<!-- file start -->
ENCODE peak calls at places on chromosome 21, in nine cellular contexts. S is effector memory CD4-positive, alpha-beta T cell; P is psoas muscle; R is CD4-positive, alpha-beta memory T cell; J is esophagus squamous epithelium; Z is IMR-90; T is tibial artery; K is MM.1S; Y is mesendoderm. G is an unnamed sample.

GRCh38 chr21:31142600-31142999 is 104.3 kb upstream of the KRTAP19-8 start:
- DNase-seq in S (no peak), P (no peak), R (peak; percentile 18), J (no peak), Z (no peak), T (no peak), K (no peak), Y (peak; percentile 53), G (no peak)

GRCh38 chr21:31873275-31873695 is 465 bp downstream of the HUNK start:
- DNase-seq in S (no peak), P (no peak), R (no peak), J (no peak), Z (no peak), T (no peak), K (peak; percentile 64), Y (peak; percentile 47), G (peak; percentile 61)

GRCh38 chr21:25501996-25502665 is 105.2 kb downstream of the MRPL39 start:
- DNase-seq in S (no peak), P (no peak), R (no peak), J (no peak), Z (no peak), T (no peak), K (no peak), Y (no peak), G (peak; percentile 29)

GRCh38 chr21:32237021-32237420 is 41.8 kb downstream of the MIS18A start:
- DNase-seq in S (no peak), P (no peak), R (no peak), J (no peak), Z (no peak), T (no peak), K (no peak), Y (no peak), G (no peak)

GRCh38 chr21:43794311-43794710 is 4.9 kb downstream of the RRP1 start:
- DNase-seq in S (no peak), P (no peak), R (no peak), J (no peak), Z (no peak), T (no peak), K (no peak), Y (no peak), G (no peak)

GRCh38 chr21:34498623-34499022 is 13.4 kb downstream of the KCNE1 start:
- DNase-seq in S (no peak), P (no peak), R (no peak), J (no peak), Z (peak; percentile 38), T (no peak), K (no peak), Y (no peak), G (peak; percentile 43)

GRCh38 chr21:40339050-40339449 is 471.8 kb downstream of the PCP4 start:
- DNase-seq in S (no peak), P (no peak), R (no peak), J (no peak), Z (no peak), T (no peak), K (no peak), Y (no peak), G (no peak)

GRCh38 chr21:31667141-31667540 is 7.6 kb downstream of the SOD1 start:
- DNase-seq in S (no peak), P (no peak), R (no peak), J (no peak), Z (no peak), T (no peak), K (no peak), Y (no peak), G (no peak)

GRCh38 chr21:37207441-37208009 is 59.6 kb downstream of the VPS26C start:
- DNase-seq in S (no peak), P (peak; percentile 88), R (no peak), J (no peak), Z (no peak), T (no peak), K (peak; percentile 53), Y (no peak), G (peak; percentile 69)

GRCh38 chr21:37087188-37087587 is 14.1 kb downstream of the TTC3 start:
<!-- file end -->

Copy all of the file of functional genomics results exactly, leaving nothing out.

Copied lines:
ENCODE peak calls at places on chromosome 21, in nine cellular contexts. S is effector memory CD4-positive, alpha-beta T cell; P is psoas muscle; R is CD4-positive, alpha-beta memory T cell; J is esophagus squamous epithelium; Z is IMR-90; T is tibial artery; K is MM.1S; Y is mesendoderm. G is an unnamed sample.

GRCh38 chr21:31142600-31142999 is 104.3 kb upstream of the KRTAP19-8 start:
- DNase-seq in S (no peak), P (no peak), R (peak; percentile 18), J (no peak), Z (no peak), T (no peak), K (no peak), Y (peak; percentile 53), G (no peak)

GRCh38 chr21:31873275-31873695 is 465 bp downstream of the HUNK start:
- DNase-seq in S (no peak), P (no peak), R (no peak), J (no peak), Z (no peak), T (no peak), K (peak; percentile 64), Y (peak; percentile 47), G (peak; percentile 61)

GRCh38 chr21:25501996-25502665 is 105.2 kb downstream of the MRPL39 start:
- DNase-seq in S (no peak), P (no peak), R (no peak), J (no peak), Z (no peak), T (no peak), K (no peak), Y (no peak), G (peak; percentile 29)

GRCh38 chr21:32237021-32237420 is 41.8 kb downstream of the MIS18A start:
- DNase-seq in S (no peak), P (no peak), R (no peak), J (no peak), Z (no peak), T (no peak), K (no peak), Y (no peak), G (no peak)

GRCh38 chr21:43794311-43794710 is 4.9 kb downstream of the RRP1 start:
- DNase-seq in S (no peak), P (no peak), R (no peak), J (no peak), Z (no peak), T (no peak), K (no peak), Y (no peak), G (no peak)

GRCh38 chr21:34498623-34499022 is 13.4 kb downstream of the KCNE1 start:
- DNase-seq in S (no peak), P (no peak), R (no peak), J (no peak), Z (peak; percentile 38), T (no peak), K (no peak), Y (no peak), G (peak; percentile 43)

GRCh38 chr21:40339050-40339449 is 471.8 kb downstream of the PCP4 start:
- DNase-seq in S (no peak), P (no peak), R (no peak), J (no peak), Z (no peak), T (no peak), K (no peak), Y (no peak), G (no peak)

GRCh38 chr21:31667141-31667540 is 7.6 kb downstream of the SOD1 start:
- DNase-seq in S (no peak), P (no peak), R (no peak), J (no peak), Z (no peak), T (no peak), K (no peak), Y (no peak), G (no peak)

GRCh38 chr21:37207441-37208009 is 59.6 kb downstream of the VPS26C start:
- DNase-seq in S (no peak), P (peak; percentile 88), R (no peak), J (no peak), Z (no peak), T (no peak), K (peak; percentile 53), Y (no peak), G (peak; percentile 69)

GRCh38 chr21:37087188-37087587 is 14.1 kb downstream of the TTC3 start: